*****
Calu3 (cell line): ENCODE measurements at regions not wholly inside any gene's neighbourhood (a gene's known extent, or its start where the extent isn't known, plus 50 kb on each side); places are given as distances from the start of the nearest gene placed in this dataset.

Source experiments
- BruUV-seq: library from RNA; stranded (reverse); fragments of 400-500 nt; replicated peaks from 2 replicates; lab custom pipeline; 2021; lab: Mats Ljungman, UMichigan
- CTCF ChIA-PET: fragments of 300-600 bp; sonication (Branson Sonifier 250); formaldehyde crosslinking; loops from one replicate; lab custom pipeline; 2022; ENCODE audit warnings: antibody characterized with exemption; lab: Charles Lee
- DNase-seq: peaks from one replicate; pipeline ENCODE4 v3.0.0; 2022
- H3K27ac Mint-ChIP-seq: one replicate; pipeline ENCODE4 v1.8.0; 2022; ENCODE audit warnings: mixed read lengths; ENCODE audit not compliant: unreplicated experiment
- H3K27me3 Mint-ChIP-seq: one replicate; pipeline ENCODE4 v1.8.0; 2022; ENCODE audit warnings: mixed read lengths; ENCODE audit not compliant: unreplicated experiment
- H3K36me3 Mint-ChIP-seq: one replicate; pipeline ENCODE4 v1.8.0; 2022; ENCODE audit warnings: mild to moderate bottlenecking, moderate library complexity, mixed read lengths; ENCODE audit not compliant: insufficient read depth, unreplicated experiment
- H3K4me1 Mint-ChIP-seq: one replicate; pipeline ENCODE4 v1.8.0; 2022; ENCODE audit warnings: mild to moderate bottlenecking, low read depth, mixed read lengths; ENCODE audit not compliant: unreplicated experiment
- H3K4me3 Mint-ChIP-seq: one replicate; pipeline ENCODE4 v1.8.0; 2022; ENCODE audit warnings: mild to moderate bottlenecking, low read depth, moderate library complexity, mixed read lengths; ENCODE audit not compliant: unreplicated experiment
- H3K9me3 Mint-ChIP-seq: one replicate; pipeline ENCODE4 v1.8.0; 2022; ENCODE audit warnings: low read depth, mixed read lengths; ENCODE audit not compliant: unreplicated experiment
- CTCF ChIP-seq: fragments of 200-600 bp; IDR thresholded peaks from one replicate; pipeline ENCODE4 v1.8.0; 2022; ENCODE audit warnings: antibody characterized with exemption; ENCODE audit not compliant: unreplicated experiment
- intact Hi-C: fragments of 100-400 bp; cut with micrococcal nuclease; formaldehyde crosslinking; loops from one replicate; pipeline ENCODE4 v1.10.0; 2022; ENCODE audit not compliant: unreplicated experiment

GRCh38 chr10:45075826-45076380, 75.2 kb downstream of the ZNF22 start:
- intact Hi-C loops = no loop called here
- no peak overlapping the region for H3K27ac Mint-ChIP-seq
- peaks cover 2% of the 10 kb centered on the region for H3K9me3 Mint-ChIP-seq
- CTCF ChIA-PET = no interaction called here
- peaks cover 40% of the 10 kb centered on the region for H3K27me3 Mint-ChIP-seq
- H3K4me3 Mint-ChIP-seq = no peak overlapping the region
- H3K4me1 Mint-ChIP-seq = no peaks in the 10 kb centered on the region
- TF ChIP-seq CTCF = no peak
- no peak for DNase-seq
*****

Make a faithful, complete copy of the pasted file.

Calu3 (cell line): ENCODE measurements at regions not wholly inside any gene's neighbourhood (a gene's known extent, or its start where the extent isn't known, plus 50 kb on each side); places are given as distances from the start of the nearest gene placed in this dataset.

Source experiments
- BruUV-seq: library from RNA; stranded (reverse); fragments of 400-500 nt; replicated peaks from 2 replicates; lab custom pipeline; 2021; lab: Mats Ljungman, UMichigan
- CTCF ChIA-PET: fragments of 300-600 bp; sonication (Branson Sonifier 250); formaldehyde crosslinking; loops from one replicate; lab custom pipeline; 2022; ENCODE audit warnings: antibody characterized with exemption; lab: Charles Lee
- DNase-seq: peaks from one replicate; pipeline ENCODE4 v3.0.0; 2022
- H3K27ac Mint-ChIP-seq: one replicate; pipeline ENCODE4 v1.8.0; 2022; ENCODE audit warnings: mixed read lengths; ENCODE audit not compliant: unreplicated experiment
- H3K27me3 Mint-ChIP-seq: one replicate; pipeline ENCODE4 v1.8.0; 2022; ENCODE audit warnings: mixed read lengths; ENCODE audit not compliant: unreplicated experiment
- H3K36me3 Mint-ChIP-seq: one replicate; pipeline ENCODE4 v1.8.0; 2022; ENCODE audit warnings: mild to moderate bottlenecking, moderate library complexity, mixed read lengths; ENCODE audit not compliant: insufficient read depth, unreplicated experiment
- H3K4me1 Mint-ChIP-seq: one replicate; pipeline ENCODE4 v1.8.0; 2022; ENCODE audit warnings: mild to moderate bottlenecking, low read depth, mixed read lengths; ENCODE audit not compliant: unreplicated experiment
- H3K4me3 Mint-ChIP-seq: one replicate; pipeline ENCODE4 v1.8.0; 2022; ENCODE audit warnings: mild to moderate bottlenecking, low read depth, moderate library complexity, mixed read lengths; ENCODE audit not compliant: unreplicated experiment
- H3K9me3 Mint-ChIP-seq: one replicate; pipeline ENCODE4 v1.8.0; 2022; ENCODE audit warnings: low read depth, mixed read lengths; ENCODE audit not compliant: unreplicated experiment
- CTCF ChIP-seq: fragments of 200-600 bp; IDR thresholded peaks from one replicate; pipeline ENCODE4 v1.8.0; 2022; ENCODE audit warnings: antibody characterized with exemption; ENCODE audit not compliant: unreplicated experiment
- intact Hi-C: fragments of 100-400 bp; cut with micrococcal nuclease; formaldehyde crosslinking; loops from one replicate; pipeline ENCODE4 v1.10.0; 2022; ENCODE audit not compliant: unreplicated experiment

GRCh38 chr10:45075826-45076380, 75.2 kb downstream of the ZNF22 start:
- intact Hi-C loops = no loop called here
- no peak overlapping the region for H3K27ac Mint-ChIP-seq
- peaks cover 2% of the 10 kb centered on the region for H3K9me3 Mint-ChIP-seq
- CTCF ChIA-PET = no interaction called here
- peaks cover 40% of the 10 kb centered on the region for H3K27me3 Mint-ChIP-seq
- H3K4me3 Mint-ChIP-seq = no peak overlapping the region
- H3K4me1 Mint-ChIP-seq = no peaks in the 10 kb centered on the region
- TF ChIP-seq CTCF = no peak
- no peak for DNase-seq